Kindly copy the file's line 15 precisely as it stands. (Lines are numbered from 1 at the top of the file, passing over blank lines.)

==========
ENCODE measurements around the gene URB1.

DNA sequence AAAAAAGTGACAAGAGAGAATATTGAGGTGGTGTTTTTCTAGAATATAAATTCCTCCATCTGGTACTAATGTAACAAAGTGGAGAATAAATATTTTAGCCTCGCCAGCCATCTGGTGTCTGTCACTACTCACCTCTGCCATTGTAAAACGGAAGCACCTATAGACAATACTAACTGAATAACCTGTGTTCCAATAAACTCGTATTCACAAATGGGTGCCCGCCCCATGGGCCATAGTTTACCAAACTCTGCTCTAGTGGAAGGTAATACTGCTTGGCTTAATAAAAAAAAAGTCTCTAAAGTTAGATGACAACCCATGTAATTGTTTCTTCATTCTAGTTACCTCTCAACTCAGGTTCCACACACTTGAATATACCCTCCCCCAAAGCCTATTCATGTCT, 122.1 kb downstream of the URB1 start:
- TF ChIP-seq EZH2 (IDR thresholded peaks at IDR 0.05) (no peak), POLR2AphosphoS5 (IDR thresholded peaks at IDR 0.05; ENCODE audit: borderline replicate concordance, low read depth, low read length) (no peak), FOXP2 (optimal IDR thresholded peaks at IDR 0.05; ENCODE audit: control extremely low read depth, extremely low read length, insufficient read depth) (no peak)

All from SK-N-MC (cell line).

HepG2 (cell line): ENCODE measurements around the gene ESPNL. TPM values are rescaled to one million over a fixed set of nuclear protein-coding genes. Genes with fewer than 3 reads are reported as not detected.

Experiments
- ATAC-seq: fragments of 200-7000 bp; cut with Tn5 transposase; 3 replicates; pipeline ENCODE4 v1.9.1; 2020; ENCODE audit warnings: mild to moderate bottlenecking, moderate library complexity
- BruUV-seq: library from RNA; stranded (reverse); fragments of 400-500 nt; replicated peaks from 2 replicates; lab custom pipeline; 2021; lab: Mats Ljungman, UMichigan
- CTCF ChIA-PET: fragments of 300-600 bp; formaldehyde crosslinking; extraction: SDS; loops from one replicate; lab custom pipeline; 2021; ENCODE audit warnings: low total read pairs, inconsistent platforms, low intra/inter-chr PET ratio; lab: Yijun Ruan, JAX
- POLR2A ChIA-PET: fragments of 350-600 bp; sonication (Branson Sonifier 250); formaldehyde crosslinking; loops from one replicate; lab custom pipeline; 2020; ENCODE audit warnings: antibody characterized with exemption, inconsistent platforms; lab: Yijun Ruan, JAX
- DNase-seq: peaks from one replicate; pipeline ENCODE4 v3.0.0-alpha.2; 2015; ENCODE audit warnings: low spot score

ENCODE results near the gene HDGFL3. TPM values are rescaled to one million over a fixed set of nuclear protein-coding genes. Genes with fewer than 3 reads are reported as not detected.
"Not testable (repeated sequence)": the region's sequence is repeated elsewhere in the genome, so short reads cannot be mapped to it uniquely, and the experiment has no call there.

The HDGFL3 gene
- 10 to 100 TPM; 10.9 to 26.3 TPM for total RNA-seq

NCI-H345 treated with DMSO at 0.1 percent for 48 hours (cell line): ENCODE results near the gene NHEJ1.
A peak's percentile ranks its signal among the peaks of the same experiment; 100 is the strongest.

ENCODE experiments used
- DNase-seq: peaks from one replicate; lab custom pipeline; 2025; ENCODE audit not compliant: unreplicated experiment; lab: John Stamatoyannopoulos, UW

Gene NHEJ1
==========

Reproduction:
- 10 to 100 TPM; 10.9 to 26.3 TPM for total RNA-seq